Researchers recently found that fixed dosing with an anti-VEGF agent eliminated disease activity—absence of both leakage and retinal fluid—in most eyes with neovascular AMD (nAMD) over the course of 52 weeks.

In the phase III VIEW 1 and VIEW 2 studies, 2,373 eyes with nAMD were treated with intravitreal aflibercept or ranibizumab. Independent, masked reading centers determined the presence of leakage and retinal fluid at baseline and weeks 24 and 52. The team assessed the relationship between leakage/fluid status and best-corrected visual acuity (BCVA) and evaluated the impact of baseline lesion type: predominantly classic (PC), minimally classic (MC) and occult.

At baseline, the investigators discovered that 95.4% of eyes had both leakage and fluid. By week 52 of treatment, they saw this number drop to 6.0%. They noted that mean BCVA gains at week 52 were greater in eyes without leakage or fluid compared with eyes with both leakage and fluid (10.3 vs. 9.2 letters). At week 52, they added that 11.6%, 15.3% and 20.1% of eyes with PC, MC and occult lesions had both leakage and fluid, respectively.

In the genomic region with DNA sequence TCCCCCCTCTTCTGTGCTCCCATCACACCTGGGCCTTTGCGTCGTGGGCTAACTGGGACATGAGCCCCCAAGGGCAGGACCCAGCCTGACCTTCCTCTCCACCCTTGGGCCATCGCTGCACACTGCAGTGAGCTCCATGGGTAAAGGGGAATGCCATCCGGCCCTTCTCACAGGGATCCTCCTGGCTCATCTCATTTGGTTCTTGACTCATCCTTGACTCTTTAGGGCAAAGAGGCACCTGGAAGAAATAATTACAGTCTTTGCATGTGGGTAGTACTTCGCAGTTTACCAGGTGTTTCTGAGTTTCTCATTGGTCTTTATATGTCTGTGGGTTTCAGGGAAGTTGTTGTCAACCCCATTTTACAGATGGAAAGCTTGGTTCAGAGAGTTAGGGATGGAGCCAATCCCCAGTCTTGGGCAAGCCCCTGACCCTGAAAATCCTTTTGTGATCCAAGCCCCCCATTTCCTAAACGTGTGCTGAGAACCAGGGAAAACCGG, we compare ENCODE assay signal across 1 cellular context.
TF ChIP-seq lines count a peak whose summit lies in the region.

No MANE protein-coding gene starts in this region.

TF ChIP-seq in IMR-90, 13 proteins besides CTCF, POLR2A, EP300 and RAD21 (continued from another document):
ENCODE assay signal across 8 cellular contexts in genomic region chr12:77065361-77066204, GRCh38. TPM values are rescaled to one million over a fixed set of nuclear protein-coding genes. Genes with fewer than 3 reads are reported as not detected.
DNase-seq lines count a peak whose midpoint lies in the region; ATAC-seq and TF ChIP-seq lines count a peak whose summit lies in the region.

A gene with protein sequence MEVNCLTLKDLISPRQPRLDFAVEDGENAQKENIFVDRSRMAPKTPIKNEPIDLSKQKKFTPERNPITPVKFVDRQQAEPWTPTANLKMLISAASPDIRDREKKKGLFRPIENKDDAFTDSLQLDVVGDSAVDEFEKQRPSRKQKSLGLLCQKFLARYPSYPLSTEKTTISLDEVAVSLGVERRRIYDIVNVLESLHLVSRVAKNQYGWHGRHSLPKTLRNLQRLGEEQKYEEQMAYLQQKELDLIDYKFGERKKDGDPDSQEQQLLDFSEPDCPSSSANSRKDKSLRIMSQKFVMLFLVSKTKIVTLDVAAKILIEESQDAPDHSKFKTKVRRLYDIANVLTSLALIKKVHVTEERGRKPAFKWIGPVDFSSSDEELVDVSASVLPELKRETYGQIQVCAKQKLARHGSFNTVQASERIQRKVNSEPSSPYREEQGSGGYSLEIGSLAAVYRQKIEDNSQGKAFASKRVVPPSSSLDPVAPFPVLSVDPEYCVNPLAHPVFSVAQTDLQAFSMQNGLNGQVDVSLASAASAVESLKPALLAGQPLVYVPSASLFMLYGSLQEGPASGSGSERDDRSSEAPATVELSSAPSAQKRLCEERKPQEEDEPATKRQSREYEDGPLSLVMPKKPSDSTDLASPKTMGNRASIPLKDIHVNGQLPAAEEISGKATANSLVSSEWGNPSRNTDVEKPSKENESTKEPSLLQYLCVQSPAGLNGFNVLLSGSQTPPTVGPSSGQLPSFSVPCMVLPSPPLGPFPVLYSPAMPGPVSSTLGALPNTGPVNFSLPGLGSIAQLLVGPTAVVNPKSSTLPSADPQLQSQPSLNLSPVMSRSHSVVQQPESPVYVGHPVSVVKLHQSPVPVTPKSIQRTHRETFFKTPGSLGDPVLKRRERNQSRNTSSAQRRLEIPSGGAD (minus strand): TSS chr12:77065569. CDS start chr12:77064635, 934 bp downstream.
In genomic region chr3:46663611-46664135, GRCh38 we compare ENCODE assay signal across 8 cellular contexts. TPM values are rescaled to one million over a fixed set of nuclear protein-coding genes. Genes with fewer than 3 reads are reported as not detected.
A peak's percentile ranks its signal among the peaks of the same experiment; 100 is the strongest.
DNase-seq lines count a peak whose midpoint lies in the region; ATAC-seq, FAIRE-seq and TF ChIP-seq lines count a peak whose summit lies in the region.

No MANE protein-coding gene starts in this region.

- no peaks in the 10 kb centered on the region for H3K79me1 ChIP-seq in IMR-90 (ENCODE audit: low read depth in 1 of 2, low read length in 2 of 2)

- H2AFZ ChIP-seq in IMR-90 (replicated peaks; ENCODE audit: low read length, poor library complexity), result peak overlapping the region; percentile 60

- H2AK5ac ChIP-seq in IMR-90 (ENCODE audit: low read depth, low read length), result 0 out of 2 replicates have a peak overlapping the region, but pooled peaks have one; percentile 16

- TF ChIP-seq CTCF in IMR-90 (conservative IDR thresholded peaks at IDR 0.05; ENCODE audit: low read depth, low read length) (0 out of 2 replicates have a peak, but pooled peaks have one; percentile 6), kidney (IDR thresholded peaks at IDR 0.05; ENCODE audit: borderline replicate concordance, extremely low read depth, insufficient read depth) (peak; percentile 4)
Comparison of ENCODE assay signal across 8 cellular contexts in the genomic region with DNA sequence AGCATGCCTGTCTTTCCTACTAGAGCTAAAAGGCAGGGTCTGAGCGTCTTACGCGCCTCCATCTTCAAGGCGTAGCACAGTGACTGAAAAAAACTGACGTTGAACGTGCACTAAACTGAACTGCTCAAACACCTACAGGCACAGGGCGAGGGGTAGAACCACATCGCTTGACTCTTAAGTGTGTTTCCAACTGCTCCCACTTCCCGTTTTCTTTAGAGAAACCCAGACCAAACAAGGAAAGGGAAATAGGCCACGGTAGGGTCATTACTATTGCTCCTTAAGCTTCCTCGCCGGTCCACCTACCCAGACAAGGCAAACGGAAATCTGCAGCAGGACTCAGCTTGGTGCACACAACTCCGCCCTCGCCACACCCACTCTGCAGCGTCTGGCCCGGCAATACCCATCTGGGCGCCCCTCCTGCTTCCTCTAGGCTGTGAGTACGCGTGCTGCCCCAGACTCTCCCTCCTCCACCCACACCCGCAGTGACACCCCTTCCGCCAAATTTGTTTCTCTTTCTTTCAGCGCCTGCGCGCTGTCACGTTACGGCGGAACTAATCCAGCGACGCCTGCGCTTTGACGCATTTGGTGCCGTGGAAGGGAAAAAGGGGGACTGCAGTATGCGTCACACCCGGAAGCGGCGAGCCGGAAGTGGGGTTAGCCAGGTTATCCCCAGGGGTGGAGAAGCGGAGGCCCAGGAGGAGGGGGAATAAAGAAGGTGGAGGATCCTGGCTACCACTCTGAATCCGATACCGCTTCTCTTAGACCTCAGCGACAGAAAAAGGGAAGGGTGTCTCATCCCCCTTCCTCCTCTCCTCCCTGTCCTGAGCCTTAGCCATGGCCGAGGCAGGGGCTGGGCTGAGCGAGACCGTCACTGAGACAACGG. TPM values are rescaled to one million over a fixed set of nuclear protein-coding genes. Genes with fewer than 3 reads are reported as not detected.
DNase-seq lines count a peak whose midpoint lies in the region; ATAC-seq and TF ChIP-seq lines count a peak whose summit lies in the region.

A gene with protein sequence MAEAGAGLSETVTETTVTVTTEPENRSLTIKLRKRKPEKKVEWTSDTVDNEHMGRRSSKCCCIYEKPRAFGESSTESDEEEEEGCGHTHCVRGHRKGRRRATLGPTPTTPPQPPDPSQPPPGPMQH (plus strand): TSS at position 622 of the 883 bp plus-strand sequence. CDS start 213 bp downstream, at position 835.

“The effect of anti-VEGF treatment on leakage/fluid status favored PC versus occult lesions,” the study authors concluded.

Moshfeghi DM, Thompson D, Saroj N. Changes in neovascular activity following fixed dosing with an anti-vascular endothelial growth factor agent over 52 weeks in the phase III VIEW 1 and VIEW 2 studies. Br J Ophthalmol. December 11, 2019. [Epub ahead of print].